Make Your Own Tempeh

I love tempeh and I love making it, it is so rewarding. For someone who follows a vegan diet it can add a variety of flavour, which cannot be compared to anything else. And even if you don’t like the natural funky flavour of tempeh, you can marinate it, as it’s so good at absorbing flavour. 

Tempeh is a fermented soy, which originated in Indonesia. 
Tempeh is packed with protein, minerals and probiotic
making it a really good choice for your gut health.
During the fermentation process, the phytic acid from
soya beans is broken down, which helps to improve
digestion and absorption.

Incubation

It is important that you incubate it in a place where the temperature is between 29 C and 32 C. I am lucky to have a warm airing cupboard. Alternatively you can also use an incubator.

Tempeh starter

I purchased my tempeh starter (Ragi Tempeh) on eBay. There are plenty to choose from.

Container

The easiest and cheapest way is to your a plastic zip bag (freezer bag), which you perforate with a skewer every inch or so. The vents must be large enough to allow air circulation. Alternatively you can use a perforated tupperware container and cover with cling film or like in Indonesia, use a banana leaf. 

Supplies:
  • 400g of soya beans
  • 1 Tsp tempeh starter
  • 2 Tbsp white wine vinegar
  • plastic zip bag perforated with a skewer every inch
  • Potato masher (optional)
  • Large pot
  • Colander
  • Kitchen towel
Method:
  1. Soak  – soak your beans in water for 12 hours or overnight.
  2. Rinse your soya beans well and use a masher to split the beans. I try to mash it for a few minutes to make sure that most of them split. Don’t worry if not all of them split. Even if you skip this step you still should be able to get a good tempeh.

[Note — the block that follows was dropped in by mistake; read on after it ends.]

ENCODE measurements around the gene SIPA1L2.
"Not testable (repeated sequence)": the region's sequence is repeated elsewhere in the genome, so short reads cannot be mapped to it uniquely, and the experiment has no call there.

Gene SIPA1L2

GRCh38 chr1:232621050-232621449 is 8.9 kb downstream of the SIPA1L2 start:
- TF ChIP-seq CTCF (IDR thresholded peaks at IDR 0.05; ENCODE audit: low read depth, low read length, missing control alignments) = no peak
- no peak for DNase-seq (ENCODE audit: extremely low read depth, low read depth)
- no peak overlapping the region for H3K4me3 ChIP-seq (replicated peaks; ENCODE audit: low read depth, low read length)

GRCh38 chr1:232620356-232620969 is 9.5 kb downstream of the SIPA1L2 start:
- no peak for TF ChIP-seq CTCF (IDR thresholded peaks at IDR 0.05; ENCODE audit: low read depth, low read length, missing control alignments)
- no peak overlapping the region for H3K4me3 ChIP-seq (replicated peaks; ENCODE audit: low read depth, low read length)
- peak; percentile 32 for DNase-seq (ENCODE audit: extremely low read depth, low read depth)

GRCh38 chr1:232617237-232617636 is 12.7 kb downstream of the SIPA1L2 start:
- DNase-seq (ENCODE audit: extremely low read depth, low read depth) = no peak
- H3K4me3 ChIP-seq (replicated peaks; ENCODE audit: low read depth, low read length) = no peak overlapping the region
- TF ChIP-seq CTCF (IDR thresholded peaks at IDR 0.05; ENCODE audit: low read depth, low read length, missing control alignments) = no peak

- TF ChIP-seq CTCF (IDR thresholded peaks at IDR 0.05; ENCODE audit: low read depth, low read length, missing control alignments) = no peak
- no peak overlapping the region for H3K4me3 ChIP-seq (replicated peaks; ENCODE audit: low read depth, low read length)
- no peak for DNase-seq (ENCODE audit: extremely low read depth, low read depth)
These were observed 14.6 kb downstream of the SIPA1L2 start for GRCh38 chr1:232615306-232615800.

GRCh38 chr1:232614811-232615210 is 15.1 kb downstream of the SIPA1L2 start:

3. Cook – Add water to the pot with the beans and simmer for 45 minutes
  4. Strain & cool -Strain it and lay the beans on top of the tea towel to remove the moisture and to cool them down to room temperature. Pat with kitchen towel to make sure they are as dry as possible.
  5. Add vinegar – place you beans in a pot and add the vinegar. Stir it very well
  6. Add tempeh starter – now add the tempeh starter and make sure you mix it in very well. If you don’t you may end up with pockets of unfermented soya beans and your patty will fall apart.
  7. Pack – place your beans in the perforated container and pack it tight. make sure that your patty is about 1 inch thick. Close the bag or cover your container with cling film
  8. Incubate – place your patty in a warm place (around 30 C) for around 30h. You will notice steam forming after 12h and after 24h you will see white mycelium which will grow thicker. My patty normally is finished around 30 hours. You may see small black holes appearing on top, this means your tempeh is ready. It should smell nutty or mushroomy and may smell slightly of ammonia. If you see anything mushy or slimy you should discard it.
  9. Remove – remove your patty from the container. I slice it to 1 inch sandwiches. I freeze half and put the rest in the fridge for up to 1 week. 
You can use other types of beans for tempeh like chickpeas. 
The process is the same but cooking time may vary.
I used small chickpeas and it worked great.

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